Not preventing domestic abuse takes a huge toll on the system’s economy. It is very expensive to allow these negative events to happen. A lot of taxpayer money is used in reacting to domestic abuse, and reactive responses are more costly than preventive approaches.
According to the GOV.UK (2019, p. 6) the total cost for domestic abuse was £66,192m, and on average, it costs £34,015 to react to these incidents per victim, and up to £2.2m in cases of domestic homicide. Of course, these are estimates which do not include the dark figure of crime (i.e. the cases which have not been reported). Moreover, these costs include the police, the criminal justice system, the civil legal system, and the multi-agency risk assessment conferences. Furthermore, there are also costs associated with the services offered to victims after an adverse event happens, such as health and victim services. These yearly figures were for the year ending in 2017 (there does not currently seem to exist any more recent report).
Police Service Provision
The police spend approximately £1,257 million per year responding to domestic abuse. The fees include the investigation, incident response, arrests, the collection of evidence, and the presenting of the case to the Crown Prosecution Service (CPS). All this amounts to approximately £645 per person.
Criminal Justice System
It costs approximately £336 million per year to cover criminal justice fees related to the CPS which include the services of taking a case to court, holding hearings, legal aid and perpetrator defence. This amounts to an average of £170 per case. The criminal courts are there to take cases involving grievous bodily harm and murder.
Civil Legal System
This system of courts deals with aspects of domestic abuse related to injunctions (e.g. restraining or non-molestation orders), divorce, child custody, and child protection. The costs amount to a total of £140 million per year, equalling to an average of £70 per case.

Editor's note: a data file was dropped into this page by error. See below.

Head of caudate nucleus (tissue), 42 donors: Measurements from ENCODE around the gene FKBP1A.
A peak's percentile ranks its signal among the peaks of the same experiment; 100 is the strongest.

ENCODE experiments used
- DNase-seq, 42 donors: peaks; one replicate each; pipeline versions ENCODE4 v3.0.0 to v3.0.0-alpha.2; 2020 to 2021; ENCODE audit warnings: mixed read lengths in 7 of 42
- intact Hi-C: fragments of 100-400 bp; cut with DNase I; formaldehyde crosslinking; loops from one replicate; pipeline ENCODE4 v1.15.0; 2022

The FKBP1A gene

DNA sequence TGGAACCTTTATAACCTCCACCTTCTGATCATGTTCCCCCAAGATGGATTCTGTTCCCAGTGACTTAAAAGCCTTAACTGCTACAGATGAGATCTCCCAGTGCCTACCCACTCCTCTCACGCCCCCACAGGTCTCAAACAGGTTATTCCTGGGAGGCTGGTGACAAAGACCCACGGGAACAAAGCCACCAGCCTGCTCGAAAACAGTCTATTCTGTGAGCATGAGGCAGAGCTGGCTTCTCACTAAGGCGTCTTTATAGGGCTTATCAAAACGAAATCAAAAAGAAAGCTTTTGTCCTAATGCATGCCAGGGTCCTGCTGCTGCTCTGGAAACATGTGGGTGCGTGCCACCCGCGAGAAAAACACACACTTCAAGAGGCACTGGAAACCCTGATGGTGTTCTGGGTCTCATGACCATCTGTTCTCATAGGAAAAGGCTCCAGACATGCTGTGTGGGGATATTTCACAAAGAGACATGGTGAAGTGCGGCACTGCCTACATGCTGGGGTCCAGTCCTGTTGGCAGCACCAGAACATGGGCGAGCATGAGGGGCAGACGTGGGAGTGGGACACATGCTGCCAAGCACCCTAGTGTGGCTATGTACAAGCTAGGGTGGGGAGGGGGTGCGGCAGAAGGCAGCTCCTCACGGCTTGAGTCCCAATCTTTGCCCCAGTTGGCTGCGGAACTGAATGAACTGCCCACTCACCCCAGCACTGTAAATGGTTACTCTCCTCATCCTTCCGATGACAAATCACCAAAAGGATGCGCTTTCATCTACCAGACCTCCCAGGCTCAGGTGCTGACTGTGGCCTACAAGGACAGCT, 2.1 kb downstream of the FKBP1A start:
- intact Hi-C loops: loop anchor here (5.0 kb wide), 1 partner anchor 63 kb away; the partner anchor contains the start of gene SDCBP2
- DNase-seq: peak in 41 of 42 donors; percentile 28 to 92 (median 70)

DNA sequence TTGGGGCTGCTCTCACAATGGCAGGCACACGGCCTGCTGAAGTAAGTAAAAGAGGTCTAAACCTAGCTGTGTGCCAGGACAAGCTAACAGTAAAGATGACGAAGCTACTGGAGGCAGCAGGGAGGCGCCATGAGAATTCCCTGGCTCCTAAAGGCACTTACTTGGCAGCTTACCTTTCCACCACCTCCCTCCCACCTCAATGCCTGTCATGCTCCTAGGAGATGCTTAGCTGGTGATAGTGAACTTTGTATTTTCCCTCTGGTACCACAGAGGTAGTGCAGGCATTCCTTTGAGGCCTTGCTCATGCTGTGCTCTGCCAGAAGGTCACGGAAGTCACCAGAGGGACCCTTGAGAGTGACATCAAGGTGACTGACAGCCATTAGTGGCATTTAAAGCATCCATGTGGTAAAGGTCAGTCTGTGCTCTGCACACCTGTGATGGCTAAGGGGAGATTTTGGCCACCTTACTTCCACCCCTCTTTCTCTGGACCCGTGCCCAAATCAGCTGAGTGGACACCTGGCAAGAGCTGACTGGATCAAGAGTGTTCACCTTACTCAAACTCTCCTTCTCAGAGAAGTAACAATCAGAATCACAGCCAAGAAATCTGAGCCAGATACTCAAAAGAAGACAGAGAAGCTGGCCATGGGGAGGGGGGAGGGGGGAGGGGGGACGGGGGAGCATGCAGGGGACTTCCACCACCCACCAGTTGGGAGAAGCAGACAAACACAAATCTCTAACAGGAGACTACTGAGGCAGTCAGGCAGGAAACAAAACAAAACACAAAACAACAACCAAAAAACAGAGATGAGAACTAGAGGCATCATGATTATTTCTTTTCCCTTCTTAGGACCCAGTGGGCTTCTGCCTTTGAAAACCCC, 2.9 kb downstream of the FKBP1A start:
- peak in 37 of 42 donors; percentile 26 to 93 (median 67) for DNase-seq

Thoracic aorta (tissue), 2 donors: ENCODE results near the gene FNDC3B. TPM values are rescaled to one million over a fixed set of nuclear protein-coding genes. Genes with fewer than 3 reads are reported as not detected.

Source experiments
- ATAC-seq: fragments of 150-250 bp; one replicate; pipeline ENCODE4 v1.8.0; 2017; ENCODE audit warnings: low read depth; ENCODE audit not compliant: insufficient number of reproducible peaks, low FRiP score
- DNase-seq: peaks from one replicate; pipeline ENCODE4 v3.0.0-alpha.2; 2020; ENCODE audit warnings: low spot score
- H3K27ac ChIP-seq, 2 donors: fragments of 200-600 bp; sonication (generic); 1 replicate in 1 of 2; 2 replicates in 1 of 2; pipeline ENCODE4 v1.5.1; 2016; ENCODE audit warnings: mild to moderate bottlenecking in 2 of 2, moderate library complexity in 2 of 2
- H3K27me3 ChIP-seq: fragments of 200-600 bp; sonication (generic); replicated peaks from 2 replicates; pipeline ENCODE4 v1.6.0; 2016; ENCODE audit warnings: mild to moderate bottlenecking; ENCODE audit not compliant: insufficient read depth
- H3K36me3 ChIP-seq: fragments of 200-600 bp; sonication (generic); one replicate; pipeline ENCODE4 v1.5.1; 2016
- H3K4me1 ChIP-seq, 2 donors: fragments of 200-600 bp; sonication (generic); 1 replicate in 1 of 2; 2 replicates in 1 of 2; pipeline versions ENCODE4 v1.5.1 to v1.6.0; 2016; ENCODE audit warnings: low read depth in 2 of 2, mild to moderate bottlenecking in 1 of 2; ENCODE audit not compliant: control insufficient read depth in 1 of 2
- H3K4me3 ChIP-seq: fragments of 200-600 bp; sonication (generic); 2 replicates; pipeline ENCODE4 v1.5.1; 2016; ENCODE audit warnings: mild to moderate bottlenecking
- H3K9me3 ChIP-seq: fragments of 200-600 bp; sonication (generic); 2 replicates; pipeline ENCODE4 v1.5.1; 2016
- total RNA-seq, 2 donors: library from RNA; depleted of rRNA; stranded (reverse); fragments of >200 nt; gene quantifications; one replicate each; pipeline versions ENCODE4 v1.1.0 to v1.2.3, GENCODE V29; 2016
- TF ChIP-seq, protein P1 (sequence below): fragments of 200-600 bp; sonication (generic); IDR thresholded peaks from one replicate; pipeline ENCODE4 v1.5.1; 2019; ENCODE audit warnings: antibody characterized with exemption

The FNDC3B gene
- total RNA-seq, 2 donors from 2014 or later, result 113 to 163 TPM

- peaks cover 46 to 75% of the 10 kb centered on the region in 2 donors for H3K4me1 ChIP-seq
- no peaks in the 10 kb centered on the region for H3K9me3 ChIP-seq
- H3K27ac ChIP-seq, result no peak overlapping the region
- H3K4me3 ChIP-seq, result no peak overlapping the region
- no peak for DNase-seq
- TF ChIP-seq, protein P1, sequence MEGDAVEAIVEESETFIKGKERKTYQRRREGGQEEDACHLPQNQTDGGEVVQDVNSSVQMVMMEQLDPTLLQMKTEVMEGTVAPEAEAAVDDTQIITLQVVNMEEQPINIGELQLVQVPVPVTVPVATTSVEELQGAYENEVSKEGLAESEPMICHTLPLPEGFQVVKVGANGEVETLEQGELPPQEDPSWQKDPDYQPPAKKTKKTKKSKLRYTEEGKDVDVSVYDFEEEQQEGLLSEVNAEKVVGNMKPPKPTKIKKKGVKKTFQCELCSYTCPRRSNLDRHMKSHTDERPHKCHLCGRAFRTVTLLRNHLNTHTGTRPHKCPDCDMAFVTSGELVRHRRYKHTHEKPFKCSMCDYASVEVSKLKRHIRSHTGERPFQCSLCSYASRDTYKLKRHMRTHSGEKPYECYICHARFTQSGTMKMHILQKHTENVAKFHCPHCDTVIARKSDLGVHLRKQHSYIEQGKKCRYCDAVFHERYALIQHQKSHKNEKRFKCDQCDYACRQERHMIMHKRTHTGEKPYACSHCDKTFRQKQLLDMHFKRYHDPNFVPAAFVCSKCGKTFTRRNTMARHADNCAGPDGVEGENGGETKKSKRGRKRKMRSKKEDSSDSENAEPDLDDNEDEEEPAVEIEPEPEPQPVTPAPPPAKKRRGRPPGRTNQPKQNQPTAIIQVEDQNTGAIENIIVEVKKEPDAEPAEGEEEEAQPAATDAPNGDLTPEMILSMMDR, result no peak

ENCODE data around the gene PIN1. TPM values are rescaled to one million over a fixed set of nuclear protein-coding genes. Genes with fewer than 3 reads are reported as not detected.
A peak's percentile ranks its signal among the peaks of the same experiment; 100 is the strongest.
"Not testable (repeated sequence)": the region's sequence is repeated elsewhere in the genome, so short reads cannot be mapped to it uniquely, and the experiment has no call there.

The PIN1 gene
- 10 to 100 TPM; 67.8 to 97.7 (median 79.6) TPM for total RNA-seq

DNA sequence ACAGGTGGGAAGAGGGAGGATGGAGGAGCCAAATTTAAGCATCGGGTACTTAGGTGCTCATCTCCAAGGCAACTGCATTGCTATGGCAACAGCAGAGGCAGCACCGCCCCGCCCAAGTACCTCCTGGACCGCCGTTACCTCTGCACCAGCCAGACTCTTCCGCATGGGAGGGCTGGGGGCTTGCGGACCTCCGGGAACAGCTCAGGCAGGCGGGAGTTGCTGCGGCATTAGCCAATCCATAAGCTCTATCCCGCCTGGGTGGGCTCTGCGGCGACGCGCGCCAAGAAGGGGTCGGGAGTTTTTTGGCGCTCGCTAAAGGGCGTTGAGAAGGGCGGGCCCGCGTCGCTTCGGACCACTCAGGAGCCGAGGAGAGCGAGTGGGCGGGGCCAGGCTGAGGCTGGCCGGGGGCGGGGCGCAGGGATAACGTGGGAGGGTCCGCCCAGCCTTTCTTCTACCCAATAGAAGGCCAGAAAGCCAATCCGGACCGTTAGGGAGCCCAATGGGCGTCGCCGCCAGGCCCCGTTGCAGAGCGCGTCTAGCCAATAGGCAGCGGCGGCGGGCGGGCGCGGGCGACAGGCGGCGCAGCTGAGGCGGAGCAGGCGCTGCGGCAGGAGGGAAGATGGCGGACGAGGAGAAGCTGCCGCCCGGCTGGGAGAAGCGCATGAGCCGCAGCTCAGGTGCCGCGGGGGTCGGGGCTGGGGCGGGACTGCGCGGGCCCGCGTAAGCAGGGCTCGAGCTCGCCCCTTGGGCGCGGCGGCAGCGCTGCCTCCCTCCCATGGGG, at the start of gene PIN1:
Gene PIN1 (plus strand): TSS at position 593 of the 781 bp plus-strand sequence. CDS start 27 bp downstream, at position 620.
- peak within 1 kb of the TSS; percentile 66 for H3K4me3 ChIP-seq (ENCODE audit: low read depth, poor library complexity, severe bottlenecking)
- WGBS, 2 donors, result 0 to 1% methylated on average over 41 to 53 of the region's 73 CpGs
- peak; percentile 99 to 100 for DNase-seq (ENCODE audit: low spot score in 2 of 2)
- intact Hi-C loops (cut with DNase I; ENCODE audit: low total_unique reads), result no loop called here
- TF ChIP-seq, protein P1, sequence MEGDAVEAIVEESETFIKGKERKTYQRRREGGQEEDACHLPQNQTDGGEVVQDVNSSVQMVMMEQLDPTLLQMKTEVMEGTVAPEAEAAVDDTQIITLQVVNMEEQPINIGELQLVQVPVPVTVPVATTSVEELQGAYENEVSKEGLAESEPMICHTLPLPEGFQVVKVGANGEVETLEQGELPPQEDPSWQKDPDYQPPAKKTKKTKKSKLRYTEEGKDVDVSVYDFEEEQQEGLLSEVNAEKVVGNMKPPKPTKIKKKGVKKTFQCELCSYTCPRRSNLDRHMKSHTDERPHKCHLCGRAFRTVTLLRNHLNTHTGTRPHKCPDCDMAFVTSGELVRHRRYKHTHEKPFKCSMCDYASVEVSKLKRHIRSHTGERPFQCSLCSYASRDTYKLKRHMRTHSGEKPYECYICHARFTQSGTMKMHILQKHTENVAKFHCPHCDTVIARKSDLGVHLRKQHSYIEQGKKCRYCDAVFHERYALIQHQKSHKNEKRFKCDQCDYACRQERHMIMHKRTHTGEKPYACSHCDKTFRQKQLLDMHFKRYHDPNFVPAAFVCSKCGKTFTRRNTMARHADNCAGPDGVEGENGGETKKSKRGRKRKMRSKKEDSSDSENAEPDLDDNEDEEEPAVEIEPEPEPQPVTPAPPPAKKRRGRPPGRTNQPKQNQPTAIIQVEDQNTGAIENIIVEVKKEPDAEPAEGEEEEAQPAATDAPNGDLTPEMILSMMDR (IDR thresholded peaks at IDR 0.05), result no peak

Multi-Agency Risk Assessment Conferences
These meetings involve governmental representatives and third-sector organisations, where information and support is provided to individuals assessed as high risk of being abused. It may also involve members of the police, child protection agencies, health organisations, and housing organisations. These conferences cost around £11 million per year, which amounts to approximately £5 per case.
These fees cover the treatments for injuries caused by domestic abuse, ambulances, and also mental health services treating emotional and psychological trauma. In total, it costs £2,333 million per year, which amounts to £1200 per case.
Victim support services involve specialists to support the abused individual, and also wider services such as housing, group services, and the support from the Department of Work and Pensions. It also covers third sector organisations and government-funded agencies. The total is £724 million per year, amounting to £370 per case.
GOV.UK (2019) ‘The economic and social costs of domestic abuse’, Home Office, 21 January [Online]. Available at https://www.gov.uk/government/publications/the-economic-and-social-costs-of-domestic-abuse (accessed 26 February 2022).
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One reply on “The Economic Cost of Domestic Abuse in the UK”
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